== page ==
Home > School and Learning > Learning Differences > Autism > Coping Tips for Parents of Children with Autism

Coping Tips for Parents of Children with Autism

When a child is diagnosed with a disability, you would expect society to rush in and help. But that doesn't happen. Parents are usually left alone, without support or guidance, to figure the whole thing out. Children with disabilities are excluded from community schools, activities, and social events on a regular basis. In fact, I've been told by some families that their children are even excluded from family gatherings.

It's not surprising, then, that many parents feel alone and isolated when their child gets a diagnosis of autism. Not only can there be very real social exclusion, but there's an emotional isolation as well. Parents feel alone in their grief. They have spent the last few years going on outings and interacting with friends whose children are developing typically, and now they are devastated by the fact that their own child has significant disabilities in a variety of areas.

Rather than continue to socialize as normally as possible, some parents will go out of their way to avoid having to compare their child to their friends' children, frequently declining invitations to parties and outings. The fewer invitations they accept, the fewer their chances to connect with friends and realize they can still enjoy themselves.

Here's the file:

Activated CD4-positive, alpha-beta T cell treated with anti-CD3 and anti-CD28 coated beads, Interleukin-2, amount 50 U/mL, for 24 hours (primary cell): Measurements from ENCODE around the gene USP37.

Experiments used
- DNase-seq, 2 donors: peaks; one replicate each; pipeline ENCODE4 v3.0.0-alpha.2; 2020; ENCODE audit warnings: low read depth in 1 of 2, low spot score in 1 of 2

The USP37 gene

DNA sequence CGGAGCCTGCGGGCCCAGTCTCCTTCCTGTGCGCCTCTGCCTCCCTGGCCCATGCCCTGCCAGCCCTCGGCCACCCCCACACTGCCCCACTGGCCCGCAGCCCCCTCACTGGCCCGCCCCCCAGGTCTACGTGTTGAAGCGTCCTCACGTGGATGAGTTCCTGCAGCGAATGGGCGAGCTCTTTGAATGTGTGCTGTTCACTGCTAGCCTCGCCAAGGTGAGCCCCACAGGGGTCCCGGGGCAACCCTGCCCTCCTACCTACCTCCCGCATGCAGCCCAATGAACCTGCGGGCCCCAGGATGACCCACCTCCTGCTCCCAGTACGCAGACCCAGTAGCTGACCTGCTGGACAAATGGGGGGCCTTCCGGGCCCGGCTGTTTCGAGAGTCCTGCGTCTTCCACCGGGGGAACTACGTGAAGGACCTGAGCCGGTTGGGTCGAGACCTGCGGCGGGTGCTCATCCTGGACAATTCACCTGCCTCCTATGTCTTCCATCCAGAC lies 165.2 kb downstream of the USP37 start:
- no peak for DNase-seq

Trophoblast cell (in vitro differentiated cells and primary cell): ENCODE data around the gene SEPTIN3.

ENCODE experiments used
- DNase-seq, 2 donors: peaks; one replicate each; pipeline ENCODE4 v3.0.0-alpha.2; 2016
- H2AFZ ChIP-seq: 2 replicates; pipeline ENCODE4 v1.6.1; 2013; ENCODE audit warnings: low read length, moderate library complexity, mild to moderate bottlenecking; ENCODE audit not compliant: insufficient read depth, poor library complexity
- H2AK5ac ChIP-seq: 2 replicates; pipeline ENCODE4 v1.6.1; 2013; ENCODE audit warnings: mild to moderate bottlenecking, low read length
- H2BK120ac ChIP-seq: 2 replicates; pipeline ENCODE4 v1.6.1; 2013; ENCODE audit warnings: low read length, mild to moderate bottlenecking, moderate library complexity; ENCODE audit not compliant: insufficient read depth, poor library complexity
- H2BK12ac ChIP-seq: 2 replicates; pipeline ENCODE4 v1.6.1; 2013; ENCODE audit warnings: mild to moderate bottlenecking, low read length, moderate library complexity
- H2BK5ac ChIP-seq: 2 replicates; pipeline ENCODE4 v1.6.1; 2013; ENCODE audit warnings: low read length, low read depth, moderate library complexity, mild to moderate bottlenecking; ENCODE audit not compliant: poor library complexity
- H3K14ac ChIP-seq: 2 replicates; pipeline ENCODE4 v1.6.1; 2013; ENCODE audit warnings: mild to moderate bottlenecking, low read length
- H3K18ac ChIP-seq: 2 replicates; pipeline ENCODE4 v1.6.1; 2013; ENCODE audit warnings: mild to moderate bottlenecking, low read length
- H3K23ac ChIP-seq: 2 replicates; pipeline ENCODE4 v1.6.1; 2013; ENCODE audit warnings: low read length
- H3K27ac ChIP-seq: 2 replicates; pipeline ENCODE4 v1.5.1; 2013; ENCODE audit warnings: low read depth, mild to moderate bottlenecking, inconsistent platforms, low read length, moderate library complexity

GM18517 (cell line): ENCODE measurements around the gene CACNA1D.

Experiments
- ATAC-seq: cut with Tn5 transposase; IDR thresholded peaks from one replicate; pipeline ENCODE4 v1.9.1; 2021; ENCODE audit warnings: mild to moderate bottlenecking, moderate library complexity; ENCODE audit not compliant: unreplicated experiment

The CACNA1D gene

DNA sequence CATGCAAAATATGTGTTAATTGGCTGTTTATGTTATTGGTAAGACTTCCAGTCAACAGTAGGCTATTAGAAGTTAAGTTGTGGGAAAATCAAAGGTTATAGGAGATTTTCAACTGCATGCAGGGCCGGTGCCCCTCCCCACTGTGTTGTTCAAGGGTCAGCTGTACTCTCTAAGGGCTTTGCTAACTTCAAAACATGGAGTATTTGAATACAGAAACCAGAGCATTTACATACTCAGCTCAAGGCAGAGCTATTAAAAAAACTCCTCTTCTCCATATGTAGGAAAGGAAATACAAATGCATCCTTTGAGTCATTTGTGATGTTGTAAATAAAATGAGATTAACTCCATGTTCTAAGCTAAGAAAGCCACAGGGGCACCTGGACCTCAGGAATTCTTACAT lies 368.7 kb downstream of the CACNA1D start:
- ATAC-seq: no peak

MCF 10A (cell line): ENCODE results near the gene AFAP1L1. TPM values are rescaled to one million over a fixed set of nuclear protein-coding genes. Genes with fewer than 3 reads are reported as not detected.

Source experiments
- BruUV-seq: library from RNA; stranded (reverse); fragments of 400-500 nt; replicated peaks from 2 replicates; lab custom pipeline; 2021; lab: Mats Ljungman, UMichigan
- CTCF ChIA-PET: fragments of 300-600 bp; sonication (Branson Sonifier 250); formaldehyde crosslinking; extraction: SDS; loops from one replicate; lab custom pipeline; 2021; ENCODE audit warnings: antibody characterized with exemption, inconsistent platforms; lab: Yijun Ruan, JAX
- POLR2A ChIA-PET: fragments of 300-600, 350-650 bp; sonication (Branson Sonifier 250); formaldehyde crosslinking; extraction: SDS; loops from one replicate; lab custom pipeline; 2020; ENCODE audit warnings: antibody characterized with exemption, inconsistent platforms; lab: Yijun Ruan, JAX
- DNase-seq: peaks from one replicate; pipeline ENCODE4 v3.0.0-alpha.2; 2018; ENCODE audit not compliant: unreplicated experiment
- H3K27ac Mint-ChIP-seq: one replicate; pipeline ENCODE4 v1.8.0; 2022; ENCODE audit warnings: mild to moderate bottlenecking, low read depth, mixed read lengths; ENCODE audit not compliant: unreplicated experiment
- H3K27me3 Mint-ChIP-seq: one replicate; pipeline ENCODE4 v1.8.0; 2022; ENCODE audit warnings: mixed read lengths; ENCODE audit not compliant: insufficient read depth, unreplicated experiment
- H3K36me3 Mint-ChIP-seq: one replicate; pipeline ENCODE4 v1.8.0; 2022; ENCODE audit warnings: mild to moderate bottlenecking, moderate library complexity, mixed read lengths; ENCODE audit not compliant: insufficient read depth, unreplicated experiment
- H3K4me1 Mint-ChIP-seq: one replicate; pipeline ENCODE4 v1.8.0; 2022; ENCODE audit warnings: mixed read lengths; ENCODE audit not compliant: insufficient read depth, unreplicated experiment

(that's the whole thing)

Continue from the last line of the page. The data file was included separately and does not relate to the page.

Similarly, many parents allow their fears of how their child might act out in public to prevent them from leaving the house. This starts a bad cycle: the child is isolated socially and therefore doesn't learn to behave in social situations; as his behavior in social situations deteriorates, the parents feel even more compelled to stay at home. And so on. Meanwhile, the parents are losing touch with their friends and relatives, and their feelings of emotional isolation increase until they feel truly abandoned.

If your child has behaviors that make it difficult to go out in public, read the chapter in this book on disruptive behaviors and start getting control of the problem behaviors. Try to create as many positive social opportunities as you can, so your child can learn and grow. Meanwhile, find someone to help you out now and then, so you and your spouse can still go out together.

Next: Depression >>

From Overcoming Autism by Lynn Kern Koegel, Ph.D. and Claire LaZebnik. Copyright © 2004. Used by arrangement with Penguin Group (USA) Inc.

If you'd like to buy this book, click here or on the book cover. Get a 15% discount with the coupon code FENPARENT.


8 Epic Emoji-Themed Crafts, Activities & Recipes
Check out the best emoji crafts, activities, and recipes! They're perfect for an emoji-themed birthday party or anytime you need DIY (and screen-free!) summer activities for kids, tweens, and teens.

Find Today's Newest & Best Children's Books
Looking for newly released books for your child? Try our Book Finder tool to search for new books by age, type, and theme!

10 Free Summer Learning Worksheets
Print these free printables for preschoolers and kindergarteners to help your child's mind stay sharp until September!

Ready for Kindergarten?
Try our award-winning Kindergarten Readiness app! This easy-to-use checklist comes with games and activities to help your child build essential skills for kindergarten. Download the Kindergarten Readiness app today!

stay connected

Sign up for our free email newsletters and receive the latest advice and information on all things parenting.

Enter your email address to sign up or manage your account.

Facebook icon Facebook icon Follow Us on Pinterest

editor’s picks